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When I was growing up, my least favourite days of the week were Wednesdays and Sundays.

Most people of a certain age will recognise the features of a suburban Sunday in the 1960s and even into the 1970s. Shops were all closed, apart from the odd newsagent/sweet shop where you could go for sweets after Sunday School – a few penny chews, a tube of refreshers, some sherbet lemons, perhaps. Sundays were Two Way Family Favourites on the radio while the smell of roasting meat and potatoes filled the house. Later, if you were lucky, there was a BBC serial to watch on the television around 5 – a Dickens adaptation, a children’s classic story of some kind, Children of the New Forest, Little Women – then an evening which seemed curtailed by the prospect of Monday morning and a scurry to find lost school books and unearth the satchel from where it was dropped on Friday afternoon.

Sundays, in other words, were dull.

And Wednesdays were too. I loathed Wednesdays.

And why? Because when we came out of school on Wednesday afternoon, the shops were shut. Early Closing Day was a feature of towns for years and something that anyone under the age of 50 odd no doubt finds bewildering. Walking from school through a town where all the shops were shut was unappealing, boring, bland. It didn’t matter that on other days of the week we rarely went into any of them – although we usually found an excuse to wander through Smiths and browse amongst the loose-leaf files and pens and pencils – it was the lack of choice about the matter. The sight of closed up shops was dispiriting.

As it is now. Even if you don’t want to go into them, you want to have the prerogative of choice.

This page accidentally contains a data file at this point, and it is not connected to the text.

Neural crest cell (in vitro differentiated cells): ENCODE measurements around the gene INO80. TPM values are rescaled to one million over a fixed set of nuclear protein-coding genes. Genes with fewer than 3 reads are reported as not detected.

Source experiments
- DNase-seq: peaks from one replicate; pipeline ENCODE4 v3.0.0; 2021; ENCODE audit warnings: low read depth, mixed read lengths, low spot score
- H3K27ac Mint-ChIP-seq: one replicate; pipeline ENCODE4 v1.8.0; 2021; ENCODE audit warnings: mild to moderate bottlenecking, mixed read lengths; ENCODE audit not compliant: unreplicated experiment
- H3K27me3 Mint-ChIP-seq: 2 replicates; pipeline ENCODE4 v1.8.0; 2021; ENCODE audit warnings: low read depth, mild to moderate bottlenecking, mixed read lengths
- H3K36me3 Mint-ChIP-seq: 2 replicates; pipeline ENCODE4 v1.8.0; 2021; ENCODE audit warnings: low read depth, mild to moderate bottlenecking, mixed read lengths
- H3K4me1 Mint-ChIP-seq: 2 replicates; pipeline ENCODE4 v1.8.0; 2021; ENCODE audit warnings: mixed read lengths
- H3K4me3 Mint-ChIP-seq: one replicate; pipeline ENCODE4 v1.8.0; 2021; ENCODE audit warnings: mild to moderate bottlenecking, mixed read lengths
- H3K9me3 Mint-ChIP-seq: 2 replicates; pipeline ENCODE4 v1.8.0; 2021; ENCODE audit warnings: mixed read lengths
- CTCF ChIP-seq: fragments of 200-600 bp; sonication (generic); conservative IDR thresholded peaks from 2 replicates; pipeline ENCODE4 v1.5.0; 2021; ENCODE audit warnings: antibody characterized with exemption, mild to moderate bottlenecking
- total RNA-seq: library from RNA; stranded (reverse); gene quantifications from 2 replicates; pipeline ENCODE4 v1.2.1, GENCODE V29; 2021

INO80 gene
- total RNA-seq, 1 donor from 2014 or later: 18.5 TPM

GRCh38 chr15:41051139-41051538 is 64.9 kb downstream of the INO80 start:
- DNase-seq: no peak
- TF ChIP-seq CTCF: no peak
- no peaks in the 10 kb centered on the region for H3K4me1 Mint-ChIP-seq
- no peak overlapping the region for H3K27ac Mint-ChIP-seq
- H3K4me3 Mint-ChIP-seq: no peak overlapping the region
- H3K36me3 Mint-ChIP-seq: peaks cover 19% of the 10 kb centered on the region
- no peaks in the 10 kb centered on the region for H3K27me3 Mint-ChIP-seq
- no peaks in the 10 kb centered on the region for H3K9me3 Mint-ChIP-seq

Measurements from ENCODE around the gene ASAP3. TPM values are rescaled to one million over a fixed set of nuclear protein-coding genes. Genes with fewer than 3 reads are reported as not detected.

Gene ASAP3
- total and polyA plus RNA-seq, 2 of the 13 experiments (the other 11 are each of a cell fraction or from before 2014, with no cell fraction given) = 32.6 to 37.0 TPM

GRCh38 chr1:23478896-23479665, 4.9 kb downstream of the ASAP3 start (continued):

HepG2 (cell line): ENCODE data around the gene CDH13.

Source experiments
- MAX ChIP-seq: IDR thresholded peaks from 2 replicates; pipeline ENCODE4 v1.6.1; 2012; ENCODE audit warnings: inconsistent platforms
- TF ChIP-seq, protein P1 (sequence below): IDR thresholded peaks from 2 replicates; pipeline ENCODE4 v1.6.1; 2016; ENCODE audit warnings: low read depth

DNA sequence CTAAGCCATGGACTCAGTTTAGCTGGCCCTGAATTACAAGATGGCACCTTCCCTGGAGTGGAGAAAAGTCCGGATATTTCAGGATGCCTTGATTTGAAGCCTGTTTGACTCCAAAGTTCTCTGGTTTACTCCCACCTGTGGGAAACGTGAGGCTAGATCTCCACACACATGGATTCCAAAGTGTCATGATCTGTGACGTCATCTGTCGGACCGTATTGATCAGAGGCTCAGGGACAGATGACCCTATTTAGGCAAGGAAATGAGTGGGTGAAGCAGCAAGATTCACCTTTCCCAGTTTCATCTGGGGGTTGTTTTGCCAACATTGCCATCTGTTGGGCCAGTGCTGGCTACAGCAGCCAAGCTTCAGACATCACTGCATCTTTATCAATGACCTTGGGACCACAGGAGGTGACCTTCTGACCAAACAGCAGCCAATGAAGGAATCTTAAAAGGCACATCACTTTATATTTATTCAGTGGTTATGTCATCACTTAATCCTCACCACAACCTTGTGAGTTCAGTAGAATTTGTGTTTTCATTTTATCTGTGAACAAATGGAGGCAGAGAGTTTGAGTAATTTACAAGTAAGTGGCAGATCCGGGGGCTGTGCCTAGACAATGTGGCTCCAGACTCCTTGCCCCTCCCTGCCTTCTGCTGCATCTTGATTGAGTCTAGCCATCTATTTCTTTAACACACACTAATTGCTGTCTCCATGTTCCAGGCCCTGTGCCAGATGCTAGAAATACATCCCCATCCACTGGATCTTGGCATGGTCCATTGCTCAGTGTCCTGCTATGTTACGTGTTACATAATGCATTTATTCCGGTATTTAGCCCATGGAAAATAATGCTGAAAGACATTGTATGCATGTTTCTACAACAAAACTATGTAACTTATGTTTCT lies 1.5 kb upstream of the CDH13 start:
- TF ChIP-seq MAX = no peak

So, in these strange days of ours, every day of the week  is like the Wednesday afternoons and Sundays of  the past.

So, logically,  every day should feel the same.

But it doesn’t. Some days are so much harder to handle than others – and nearly everyone I know has said the same.

And for me, in this new parallel universe, Saturdays are the new Sunday. Saturday is now like Sunday used to be.

I think it’s a matter of current Sundays being so similar to the ones we grew up with that it’s possible to trick the mind into thinking, ok, of course it’s quiet and the streets are deserted and everyone is trying to make the most they can of it by going for long walks with the family and occupying their time as best as possible given limits because it’s SUNDAY!! 

Whereas Saturdays. Well. Saturdays are meant to be vibrant, lazy, industrious, exciting, pleasurable – in other words, Saturdays should be a day of choice.

As a mid and late teenager, Saturday was often a working day – the Saturday job day, earning money, emulating adults, mixing in the ‘real world,’ behind the counter of shops, in the kitchen at cafes – knowing that at the end of the day money would be handed over in a small brown envelope providing funds to spend in shops the following week.  So choices increased as a result.

Does anyone else have a tendency to synaesthesia?

I have always given the days of the week a colour. And those colours have always been the same. For years and years and years, the colours have failed to change. I used to think everyone did this – but reading more about it begins to convince me that it’s not that normal a thing …not that usual or common at all …

So here goes:

Mondays are lime green, Tuesdays, a warm red, Wednesdays are a light brown, Thursdays definitely dark brown, Fridays are bright yellow, Saturdays are pure white and Sundays are uncompromising black.

But for the time being, all that has to be on hold  because although Saturdays have now taken over Sundays in the least favourite days’ rating stakes, every other day feels – well, the same. Similar. Indistinguishable. Even when working from home. Especially when working from home.

So colours are irrelevant. My synaesthesia tendencies are entirely on hold for the duration.

Or are they?

Already, I find myself searching for the most appropriate fit- a little like a Farrow and Ball Elephant’s Breath description (really, how close to an elephant did they stand to come up with that one …)or one of the many hundreds of ways Dulux manage to describe basic white. And I’ve got as far as Saturday. Which, in my reckoning has changed from pure white to something along the colour of sludgy, muddy footpaths after heavy rain.

And recently, my familiarity with footpaths and bridle paths has increased dramatically as I take advantage of the ‘allowed out for exercise’ clause in our confinement.

But that subject’s for another day.

Whatever its colour …


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